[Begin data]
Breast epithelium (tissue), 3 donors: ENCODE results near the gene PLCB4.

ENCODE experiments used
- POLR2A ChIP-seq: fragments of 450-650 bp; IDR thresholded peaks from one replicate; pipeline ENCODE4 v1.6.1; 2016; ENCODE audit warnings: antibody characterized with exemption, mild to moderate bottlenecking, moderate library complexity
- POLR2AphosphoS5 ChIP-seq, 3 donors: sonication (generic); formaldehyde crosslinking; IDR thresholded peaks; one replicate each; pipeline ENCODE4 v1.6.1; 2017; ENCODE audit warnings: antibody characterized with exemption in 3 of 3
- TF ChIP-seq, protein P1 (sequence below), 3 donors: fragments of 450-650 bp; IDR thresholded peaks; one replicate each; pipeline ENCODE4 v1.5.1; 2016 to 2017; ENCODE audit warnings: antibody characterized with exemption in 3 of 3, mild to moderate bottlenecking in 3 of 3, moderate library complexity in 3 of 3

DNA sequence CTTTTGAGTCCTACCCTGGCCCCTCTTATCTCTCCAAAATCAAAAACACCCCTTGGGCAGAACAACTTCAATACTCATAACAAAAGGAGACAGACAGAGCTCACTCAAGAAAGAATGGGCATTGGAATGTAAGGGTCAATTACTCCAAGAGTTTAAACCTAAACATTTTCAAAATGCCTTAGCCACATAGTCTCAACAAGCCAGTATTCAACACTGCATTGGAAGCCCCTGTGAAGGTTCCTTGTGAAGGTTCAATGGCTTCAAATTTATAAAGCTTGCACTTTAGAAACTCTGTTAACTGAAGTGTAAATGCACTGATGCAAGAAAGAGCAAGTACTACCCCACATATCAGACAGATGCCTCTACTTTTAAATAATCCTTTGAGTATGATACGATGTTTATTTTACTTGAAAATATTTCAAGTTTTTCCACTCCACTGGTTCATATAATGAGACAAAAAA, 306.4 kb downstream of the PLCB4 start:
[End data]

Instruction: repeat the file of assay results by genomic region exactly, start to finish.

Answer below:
Breast epithelium (tissue), 3 donors: ENCODE results near the gene PLCB4.

ENCODE experiments used
- POLR2A ChIP-seq: fragments of 450-650 bp; IDR thresholded peaks from one replicate; pipeline ENCODE4 v1.6.1; 2016; ENCODE audit warnings: antibody characterized with exemption, mild to moderate bottlenecking, moderate library complexity
- POLR2AphosphoS5 ChIP-seq, 3 donors: sonication (generic); formaldehyde crosslinking; IDR thresholded peaks; one replicate each; pipeline ENCODE4 v1.6.1; 2017; ENCODE audit warnings: antibody characterized with exemption in 3 of 3
- TF ChIP-seq, protein P1 (sequence below), 3 donors: fragments of 450-650 bp; IDR thresholded peaks; one replicate each; pipeline ENCODE4 v1.5.1; 2016 to 2017; ENCODE audit warnings: antibody characterized with exemption in 3 of 3, mild to moderate bottlenecking in 3 of 3, moderate library complexity in 3 of 3

DNA sequence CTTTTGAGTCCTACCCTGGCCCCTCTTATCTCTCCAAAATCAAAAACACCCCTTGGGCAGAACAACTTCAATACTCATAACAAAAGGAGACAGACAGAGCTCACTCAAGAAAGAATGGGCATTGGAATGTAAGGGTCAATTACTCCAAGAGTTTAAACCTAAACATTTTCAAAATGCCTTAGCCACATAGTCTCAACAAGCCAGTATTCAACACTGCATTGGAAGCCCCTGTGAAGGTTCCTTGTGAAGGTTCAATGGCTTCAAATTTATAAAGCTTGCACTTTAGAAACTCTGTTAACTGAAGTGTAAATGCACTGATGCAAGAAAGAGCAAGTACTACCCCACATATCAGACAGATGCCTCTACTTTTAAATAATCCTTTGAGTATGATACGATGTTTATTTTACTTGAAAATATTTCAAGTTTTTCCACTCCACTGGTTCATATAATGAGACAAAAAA, 306.4 kb downstream of the PLCB4 start: